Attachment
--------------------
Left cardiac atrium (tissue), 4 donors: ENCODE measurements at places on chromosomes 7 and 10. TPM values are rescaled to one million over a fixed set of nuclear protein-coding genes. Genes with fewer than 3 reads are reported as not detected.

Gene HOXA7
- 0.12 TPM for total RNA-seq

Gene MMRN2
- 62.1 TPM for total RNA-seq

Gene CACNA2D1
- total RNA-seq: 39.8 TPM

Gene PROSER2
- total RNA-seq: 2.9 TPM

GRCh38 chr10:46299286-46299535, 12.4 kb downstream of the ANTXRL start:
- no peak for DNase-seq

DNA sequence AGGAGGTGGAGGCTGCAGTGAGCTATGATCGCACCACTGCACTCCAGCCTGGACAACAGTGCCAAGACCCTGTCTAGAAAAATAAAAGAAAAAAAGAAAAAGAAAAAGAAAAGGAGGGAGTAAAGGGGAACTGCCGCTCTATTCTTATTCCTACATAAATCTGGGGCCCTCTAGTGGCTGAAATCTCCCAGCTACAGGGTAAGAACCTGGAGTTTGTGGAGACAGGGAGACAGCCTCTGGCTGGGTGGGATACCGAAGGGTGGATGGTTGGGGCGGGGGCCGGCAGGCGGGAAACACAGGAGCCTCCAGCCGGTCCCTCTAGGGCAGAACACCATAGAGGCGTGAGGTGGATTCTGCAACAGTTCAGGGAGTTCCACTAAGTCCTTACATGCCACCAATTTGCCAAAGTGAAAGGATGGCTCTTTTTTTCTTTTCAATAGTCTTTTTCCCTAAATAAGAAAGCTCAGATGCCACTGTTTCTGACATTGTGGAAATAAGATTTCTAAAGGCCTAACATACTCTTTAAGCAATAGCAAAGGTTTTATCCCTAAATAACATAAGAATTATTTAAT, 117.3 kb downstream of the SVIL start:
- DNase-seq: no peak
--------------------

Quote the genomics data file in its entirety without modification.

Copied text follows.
Left cardiac atrium (tissue), 4 donors: ENCODE measurements at places on chromosomes 7 and 10. TPM values are rescaled to one million over a fixed set of nuclear protein-coding genes. Genes with fewer than 3 reads are reported as not detected.

Gene HOXA7
- 0.12 TPM for total RNA-seq

Gene MMRN2
- 62.1 TPM for total RNA-seq

Gene CACNA2D1
- total RNA-seq: 39.8 TPM

Gene PROSER2
- total RNA-seq: 2.9 TPM

GRCh38 chr10:46299286-46299535, 12.4 kb downstream of the ANTXRL start:
- no peak for DNase-seq

DNA sequence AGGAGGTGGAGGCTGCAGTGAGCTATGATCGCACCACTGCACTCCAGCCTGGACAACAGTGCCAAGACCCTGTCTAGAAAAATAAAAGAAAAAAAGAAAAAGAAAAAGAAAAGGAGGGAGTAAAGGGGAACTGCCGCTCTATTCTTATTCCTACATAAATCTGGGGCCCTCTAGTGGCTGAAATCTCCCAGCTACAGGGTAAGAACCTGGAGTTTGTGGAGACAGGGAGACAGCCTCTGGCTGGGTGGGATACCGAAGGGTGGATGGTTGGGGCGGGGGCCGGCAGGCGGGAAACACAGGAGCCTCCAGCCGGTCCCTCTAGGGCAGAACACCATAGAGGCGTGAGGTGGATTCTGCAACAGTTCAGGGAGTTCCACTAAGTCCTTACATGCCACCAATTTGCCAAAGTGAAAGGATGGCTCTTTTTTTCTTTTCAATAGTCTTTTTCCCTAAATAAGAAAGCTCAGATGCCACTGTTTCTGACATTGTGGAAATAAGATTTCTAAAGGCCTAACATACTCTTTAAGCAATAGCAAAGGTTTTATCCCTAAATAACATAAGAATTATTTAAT, 117.3 kb downstream of the SVIL start:
- DNase-seq: no peak